Alliegro, who will also be on probation for two years, was released from custody a couple of hours later. She walked out of the downtown federal detention center alone, wearing brown prison garb, and tried to find the way on foot to her defense attorneys’ office.

She wouldn’t talk about Rivera, though she would be the key witness if prosecutors charge the Republican with the same crime. When asked by reporters why she stood by him for so long, Alliegro said: “It’s just the way I am.”

“I’m enjoying the weather, and I’m just looking forward to my future,” she said. “I intend to be a good member of society.”

The judge could have given Alliegro a stiffer sentence but suggested he was being lenient because she wasn’t acting by herself, in “rogue” fashion, and instead was a pawn in what federal prosecutors say was Rivera’s conspiracy.

More here.

As feds draw closer, David Rivera's confidante to be sentenced today


The federal investigation into former congressman David Rivera takes another major step today when his close friend and political ally is scheduled to be formally sentenced for her role in allegedly helping him break campaign finance laws.

Ana Alliegro last month made a surprise admission of guilt in open court and named Rivera as the mastermind of the 2012 scheme to steer more than $81,000 to a political unknown to help fund fliers and other items to campaign against the Republican’s rival, current U.S. Rep. Joe Garcia.

“Those fliers were designed by Ana Alliegro [and] David Rivera,” Assistant U.S. Attorney Tom Mulvihill said in court, implicitly citing prior statements Alliegro had made to prosecutors.

Before that disclosure in court, Rivera had denied wrongdoing and falsely claimed he was never under investigation. Rivera couldn’t be reached.

Court records and testimony indicate that Alliegro has told authorities that Rivera not only set the conspiracy in motion, but he also helped her flee the United States to Nicaragua when she was supposed to cooperate with prosecutors instead.

Alliegro in March was informally extradited to the United States and has been in jail ever since. Now that she’s cooperating, Alliegro could be sentenced to just six more months in jail, or even house arrest.

Alliegro is the second conviction in the case. Her co-conspirator, no-name former Democratic candidate Justin Lamar Sternad, pleaded guilty in 2013 for accepting the illegal campaign contributions and making false statements about them when he ran as a Democrat in the 2012 primary against Garcia and others.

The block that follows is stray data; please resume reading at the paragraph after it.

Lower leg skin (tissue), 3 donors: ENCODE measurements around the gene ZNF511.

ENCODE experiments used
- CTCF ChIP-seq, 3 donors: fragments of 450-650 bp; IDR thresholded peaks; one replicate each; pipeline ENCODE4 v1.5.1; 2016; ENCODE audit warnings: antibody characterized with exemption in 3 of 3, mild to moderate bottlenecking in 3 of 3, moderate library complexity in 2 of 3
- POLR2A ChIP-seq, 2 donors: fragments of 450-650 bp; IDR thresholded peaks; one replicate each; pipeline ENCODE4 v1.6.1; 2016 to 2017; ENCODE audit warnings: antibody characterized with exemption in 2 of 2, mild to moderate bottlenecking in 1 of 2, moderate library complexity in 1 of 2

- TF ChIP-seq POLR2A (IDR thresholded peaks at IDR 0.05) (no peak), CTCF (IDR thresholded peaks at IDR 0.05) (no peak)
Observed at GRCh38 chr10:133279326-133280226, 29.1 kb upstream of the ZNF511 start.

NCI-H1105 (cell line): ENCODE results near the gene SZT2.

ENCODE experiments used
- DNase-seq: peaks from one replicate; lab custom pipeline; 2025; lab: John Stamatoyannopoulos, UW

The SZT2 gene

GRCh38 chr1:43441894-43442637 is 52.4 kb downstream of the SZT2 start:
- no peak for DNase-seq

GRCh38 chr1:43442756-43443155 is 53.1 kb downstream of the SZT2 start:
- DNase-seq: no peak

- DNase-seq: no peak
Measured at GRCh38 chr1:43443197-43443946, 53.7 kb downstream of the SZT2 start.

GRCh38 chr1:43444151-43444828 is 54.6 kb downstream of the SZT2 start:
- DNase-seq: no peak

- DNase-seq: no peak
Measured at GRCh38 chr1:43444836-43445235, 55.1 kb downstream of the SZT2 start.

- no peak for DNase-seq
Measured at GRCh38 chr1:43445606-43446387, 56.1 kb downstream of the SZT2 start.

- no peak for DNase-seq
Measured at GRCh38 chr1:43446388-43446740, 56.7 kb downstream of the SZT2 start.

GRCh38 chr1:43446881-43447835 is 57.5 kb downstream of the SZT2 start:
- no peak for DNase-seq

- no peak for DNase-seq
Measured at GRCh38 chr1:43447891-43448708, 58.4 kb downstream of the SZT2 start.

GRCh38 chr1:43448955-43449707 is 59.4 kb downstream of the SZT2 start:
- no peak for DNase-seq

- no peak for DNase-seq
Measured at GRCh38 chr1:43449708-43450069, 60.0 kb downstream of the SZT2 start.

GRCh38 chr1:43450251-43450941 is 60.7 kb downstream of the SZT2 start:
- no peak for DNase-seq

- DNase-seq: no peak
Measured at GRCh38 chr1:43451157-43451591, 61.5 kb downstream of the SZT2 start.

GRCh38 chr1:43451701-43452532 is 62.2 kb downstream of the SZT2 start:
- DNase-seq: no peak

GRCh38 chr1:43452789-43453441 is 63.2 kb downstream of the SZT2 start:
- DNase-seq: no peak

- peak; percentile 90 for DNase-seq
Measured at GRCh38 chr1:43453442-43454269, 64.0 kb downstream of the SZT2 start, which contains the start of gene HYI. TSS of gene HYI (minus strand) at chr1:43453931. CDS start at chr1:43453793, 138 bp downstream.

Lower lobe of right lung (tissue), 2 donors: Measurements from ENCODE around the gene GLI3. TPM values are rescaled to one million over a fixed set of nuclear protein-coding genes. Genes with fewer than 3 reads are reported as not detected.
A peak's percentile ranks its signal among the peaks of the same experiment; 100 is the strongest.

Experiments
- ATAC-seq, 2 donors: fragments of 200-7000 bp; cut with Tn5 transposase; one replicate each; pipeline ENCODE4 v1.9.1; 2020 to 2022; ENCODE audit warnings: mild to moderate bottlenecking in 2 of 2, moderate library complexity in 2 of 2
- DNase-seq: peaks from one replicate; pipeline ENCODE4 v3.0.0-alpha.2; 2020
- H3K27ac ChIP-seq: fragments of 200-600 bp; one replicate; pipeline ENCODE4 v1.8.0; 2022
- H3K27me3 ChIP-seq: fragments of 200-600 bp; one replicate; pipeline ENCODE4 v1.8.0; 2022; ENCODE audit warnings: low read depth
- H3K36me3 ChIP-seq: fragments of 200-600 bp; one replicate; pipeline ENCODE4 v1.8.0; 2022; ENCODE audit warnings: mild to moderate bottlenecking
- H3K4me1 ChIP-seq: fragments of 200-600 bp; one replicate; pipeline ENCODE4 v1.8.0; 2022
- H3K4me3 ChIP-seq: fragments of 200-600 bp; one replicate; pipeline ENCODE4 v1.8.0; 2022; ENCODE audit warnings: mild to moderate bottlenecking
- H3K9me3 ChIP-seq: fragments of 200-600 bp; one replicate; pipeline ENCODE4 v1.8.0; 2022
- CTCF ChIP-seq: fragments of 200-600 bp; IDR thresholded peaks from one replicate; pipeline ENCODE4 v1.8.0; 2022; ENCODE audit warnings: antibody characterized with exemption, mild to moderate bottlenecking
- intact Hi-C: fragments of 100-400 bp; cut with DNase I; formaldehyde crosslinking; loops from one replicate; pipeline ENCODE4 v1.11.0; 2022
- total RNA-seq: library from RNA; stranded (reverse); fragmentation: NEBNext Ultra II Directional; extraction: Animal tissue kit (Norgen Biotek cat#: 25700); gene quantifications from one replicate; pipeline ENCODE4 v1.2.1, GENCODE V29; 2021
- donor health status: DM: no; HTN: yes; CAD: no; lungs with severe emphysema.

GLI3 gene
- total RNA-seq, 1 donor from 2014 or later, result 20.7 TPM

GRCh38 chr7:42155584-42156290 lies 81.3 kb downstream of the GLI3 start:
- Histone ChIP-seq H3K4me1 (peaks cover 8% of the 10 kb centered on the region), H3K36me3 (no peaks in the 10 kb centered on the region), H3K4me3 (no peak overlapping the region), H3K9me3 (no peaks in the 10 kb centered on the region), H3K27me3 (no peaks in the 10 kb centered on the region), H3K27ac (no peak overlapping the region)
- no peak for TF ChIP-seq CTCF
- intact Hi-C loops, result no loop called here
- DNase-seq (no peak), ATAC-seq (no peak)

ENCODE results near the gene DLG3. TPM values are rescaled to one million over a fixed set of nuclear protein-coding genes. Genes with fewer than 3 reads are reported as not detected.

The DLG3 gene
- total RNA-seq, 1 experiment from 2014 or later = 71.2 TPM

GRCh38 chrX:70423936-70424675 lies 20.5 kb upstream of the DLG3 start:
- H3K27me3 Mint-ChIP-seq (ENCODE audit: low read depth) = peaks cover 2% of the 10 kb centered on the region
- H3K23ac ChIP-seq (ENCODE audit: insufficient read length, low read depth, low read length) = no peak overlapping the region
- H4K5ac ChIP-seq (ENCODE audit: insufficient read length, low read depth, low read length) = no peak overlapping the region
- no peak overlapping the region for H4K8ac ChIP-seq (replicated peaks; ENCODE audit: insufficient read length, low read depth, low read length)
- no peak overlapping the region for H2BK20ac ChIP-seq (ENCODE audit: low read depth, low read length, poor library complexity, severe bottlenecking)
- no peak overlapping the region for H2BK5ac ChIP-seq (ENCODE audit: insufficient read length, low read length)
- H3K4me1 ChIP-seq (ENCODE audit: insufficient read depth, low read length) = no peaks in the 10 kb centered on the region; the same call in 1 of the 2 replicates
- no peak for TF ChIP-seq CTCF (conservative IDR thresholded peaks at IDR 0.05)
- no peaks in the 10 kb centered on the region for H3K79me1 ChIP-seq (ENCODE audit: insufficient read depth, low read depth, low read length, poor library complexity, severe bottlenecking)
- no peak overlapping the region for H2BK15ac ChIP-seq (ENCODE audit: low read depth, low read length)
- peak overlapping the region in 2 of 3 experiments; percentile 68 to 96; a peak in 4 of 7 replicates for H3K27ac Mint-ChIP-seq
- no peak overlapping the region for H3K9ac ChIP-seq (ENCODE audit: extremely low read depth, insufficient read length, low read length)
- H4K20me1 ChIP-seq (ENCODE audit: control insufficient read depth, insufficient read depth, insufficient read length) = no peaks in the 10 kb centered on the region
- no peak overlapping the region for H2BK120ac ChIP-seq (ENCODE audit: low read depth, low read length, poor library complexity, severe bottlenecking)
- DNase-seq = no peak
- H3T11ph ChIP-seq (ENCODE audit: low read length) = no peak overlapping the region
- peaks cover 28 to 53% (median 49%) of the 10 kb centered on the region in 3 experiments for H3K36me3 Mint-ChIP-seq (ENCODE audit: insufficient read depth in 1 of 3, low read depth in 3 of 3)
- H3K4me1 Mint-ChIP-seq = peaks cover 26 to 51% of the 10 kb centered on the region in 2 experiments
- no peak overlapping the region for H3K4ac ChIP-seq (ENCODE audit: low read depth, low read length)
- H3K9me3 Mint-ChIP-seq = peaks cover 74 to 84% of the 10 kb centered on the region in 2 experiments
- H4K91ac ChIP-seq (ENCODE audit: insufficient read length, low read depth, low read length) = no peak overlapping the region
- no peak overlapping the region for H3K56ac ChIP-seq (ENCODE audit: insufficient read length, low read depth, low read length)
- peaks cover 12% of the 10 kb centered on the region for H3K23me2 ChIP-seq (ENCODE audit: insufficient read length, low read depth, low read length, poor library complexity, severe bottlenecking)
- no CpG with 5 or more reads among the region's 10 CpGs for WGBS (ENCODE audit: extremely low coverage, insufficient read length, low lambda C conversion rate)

Garcia won that race and went on to wallop the scandal-plagued Rivera in the general election. In this election, however, federal investigators are now examining whether Garcia's former top consultant and chief of staff, Jeffrey Garcia (no relation to the congressman) helped prop up yet another ringer candidate two years before in what appears to be a pre-cursor to Sternad's case.

Rep. Garcia has denied wrongdoing, said he'd cooperate with prosecutors and no witnesses have said he's culpable -- a stark contrast to Rivera's case in which two campaign vendors told The Miami Herald/El Nuevo Herald that the Republican was involved in the 2012 campaign-finance scheme from the start. Based on the Herald reports, the FBI began examining the case.

With the two convictions and what appears to be a wealth of evidence and testimony against Rivera, Miami’s political and legal worlds have been abuzz with word of Rivera’s imminent indictment.

But Rivera, who has survived a prior federal investigation and a separate state investigation into his finances, has avoided indictments in the past. A Tallahassee judge, however, recently sided with state ethics commission prosecutors and found that he broke state ethics laws over how he managed campaign and taxpayer money as a state legislator.

Rivera is appealing. The ethics commission has yet to rule on the case.

But voters have rendered their verdict.

Rivera tried to mount a comeback to run against Garcia this year. But the one-time political power broker, nagged by scandal and his repeated misstatements reported in the press, came in fourth place in a five-way GOP primary on Aug. 26.

Rivera received just 2,209 votes – which is 647 less than the no-name Sternad received just two years before when his campaign was propped up by illegal money.

August 26, 2014

Carlos Curbelo wins Miami GOP congressional primary, will face Joe Garcia


Carlos Curbelo, a longtime political insider and former aide to a U.S. senator, won a decisive Republican primary victory Tuesday to run for Congress himself.

He received 47 percent of the vote in a field of five candidates that included a scandal-plagued former congressman vying for his old seat. Ex-U.S. Rep. David Rivera came in fourth place.

Curbelo, a Miami-Dade School Board member, now faces the far more difficult task of running against incumbent Joe Garcia, a Democrat who was elected two years ago to represent the swing 26th congressional district that extends from Westchester to Key West.

The closely watched race among Republicans and Democrats nationwide is considered a tossup. Republicans hope to flip it to their column come the Nov. 4 general election.

“I will work hard to honor your trust,” Curbelo told campaign supporters gathered Tuesday night at Killian Palms in Kendall. “I will serve with honor and integrity. We live in a community that needs new leaders.”

More here.